United States' Next Generation Science Standards
No, it is not a new series in Star Trek. These are the new K-12 content standards for the sciences drafted by a committee composed of Nobel laureates, members of the National Research Council, science education researchers, and standards and policy experts, which carry the same objective as the Mathematics and English Language Arts Common Core standards:
However, dissimilar to the Math and English Core Standards, only twenty six states are behind these new standards. Of these 26 states, only 21 are seriously considering adopting the standards. There are topics contained in the new standards that maybe considered as controversial by some. There is a disciplinary core idea (DCI), for example, called "Earth and Human Activity", to be introduced as early as third grade. Along this line, global climate change is expected to be taught in middle school. With the substantial number of Americans objecting to climate change, one could only expect some opposition to these new standards.
The following table lists the disciplinary core ideas included in the new set of standards:
|Copied from Next Generation Science Standards (Structure)|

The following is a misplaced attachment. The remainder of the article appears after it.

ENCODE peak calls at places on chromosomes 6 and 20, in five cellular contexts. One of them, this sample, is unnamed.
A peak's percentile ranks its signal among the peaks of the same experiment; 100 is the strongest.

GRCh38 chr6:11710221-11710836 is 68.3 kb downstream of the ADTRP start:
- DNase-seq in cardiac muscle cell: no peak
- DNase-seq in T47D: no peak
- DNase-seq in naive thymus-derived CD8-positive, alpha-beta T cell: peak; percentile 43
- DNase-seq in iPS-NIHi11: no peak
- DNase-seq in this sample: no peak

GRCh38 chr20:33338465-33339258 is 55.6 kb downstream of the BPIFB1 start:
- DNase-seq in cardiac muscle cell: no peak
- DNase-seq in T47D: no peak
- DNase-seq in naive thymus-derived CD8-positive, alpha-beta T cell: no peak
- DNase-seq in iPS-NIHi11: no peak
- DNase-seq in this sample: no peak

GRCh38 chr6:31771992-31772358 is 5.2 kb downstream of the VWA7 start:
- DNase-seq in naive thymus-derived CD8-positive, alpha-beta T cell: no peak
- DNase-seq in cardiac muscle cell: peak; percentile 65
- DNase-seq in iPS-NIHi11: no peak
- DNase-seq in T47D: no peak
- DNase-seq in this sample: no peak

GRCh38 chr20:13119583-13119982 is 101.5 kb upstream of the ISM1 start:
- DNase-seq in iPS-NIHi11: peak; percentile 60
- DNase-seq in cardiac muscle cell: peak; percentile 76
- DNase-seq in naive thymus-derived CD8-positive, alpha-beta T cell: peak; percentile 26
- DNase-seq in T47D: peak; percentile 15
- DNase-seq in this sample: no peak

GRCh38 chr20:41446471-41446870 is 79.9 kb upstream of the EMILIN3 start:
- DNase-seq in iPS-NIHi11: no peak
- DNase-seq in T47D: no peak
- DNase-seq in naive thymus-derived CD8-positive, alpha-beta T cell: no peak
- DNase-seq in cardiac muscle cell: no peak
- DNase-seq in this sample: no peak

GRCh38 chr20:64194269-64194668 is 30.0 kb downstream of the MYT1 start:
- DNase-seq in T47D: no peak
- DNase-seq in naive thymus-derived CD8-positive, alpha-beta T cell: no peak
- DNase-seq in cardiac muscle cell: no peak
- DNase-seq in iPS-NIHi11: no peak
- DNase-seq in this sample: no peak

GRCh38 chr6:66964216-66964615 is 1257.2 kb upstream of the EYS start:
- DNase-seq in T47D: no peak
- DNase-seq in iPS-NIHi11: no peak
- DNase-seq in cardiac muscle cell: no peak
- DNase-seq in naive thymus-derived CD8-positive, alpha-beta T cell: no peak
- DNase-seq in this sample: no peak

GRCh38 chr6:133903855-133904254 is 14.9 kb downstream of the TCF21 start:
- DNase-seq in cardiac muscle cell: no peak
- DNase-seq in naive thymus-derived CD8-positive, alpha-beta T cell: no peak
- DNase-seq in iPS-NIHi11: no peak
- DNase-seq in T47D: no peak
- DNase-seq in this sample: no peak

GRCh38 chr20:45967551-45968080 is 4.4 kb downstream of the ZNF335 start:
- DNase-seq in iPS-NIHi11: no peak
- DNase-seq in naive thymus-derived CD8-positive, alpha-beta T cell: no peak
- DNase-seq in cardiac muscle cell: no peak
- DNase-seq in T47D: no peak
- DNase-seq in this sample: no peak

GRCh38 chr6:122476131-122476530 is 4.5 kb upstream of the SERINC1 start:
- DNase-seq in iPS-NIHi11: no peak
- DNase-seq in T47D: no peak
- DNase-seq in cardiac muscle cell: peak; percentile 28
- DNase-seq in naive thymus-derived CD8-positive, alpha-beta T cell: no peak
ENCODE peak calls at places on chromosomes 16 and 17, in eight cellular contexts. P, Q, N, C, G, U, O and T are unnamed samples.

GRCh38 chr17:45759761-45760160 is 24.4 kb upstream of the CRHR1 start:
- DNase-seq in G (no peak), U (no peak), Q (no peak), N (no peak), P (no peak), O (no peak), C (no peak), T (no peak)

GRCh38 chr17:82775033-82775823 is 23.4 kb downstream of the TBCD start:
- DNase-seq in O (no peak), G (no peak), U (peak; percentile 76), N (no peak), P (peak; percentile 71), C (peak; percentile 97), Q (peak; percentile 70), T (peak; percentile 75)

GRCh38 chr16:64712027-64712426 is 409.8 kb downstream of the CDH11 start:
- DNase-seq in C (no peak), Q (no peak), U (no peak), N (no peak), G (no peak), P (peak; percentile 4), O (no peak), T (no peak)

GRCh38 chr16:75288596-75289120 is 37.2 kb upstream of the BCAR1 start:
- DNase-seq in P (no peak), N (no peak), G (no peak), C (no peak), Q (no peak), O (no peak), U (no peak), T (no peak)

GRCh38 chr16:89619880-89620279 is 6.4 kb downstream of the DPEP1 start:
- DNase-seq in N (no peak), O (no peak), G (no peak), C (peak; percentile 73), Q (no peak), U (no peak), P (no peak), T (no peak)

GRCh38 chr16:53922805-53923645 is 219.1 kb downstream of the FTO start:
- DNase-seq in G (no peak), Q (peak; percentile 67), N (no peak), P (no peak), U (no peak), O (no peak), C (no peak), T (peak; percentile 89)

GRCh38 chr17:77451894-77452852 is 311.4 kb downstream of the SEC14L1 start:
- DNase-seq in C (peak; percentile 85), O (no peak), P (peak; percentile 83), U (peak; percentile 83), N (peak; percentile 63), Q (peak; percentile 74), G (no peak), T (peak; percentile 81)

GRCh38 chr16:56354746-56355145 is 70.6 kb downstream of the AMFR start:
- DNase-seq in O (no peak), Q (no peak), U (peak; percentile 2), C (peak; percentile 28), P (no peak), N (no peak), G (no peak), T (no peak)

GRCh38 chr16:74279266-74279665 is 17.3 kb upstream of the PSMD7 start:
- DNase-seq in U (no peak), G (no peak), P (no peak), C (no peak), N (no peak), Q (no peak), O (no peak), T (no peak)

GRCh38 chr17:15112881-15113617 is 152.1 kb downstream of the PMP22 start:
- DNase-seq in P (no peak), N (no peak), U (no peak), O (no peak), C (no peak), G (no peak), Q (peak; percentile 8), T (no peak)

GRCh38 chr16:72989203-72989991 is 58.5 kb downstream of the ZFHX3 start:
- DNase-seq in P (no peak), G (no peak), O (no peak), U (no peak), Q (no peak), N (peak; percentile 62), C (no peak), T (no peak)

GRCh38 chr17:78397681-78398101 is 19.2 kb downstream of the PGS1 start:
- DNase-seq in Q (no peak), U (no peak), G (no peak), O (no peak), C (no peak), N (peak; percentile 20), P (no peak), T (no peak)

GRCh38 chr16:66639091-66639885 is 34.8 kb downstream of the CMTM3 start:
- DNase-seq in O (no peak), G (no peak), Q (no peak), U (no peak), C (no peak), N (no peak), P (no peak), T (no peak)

(The following are copied from the "DCI Arrangements of the Next Generation Science Standards")
It has taken about three years to develop this document which can be downloaded from the web site: "The Next Generation Science Standards: For States, By States". So, now that the standards are out, what is next? Erik Robelen writes in Education Week ("Common Science Standards Make Formal Debut"):
There is no sign, however, that the Obama administration will provide any incentives, or pressure, for states to adopt the new science standards. Many advocates for the standards have previously said they would prefer that the Obama administration not do so.
In a recent interview with reporters, U.S. Secretary of Education Arne Duncan was asked about the common science standards and seemed to suggest such action by his department was not likely.
“There’s a growing recognition among states that having everyone do this in isolation doesn’t make sense,” he said. “If these are good, strong standards, I think there will be significant interest out there without us needing to do a lot.”A comment on the article in Education Week, notably since it is coming apparently from an education reformer, Sandra Stotsky of the University of Arkansas, catches my attention: "Wouldn't it be useful to get the informed opinions of some real (and independent) scientists on these science standards? Why is it that all we hear from are "policy makers" and department of education staff?"
So far, these are just the standards. It is up to the states that will adopt these standards to draw and design the curriculum. As a scientist, I am thrilled that people are paying attention on how science is taught in basic education. It is a far much better than seeing politicians or policy makers remove the subject from the early grades.
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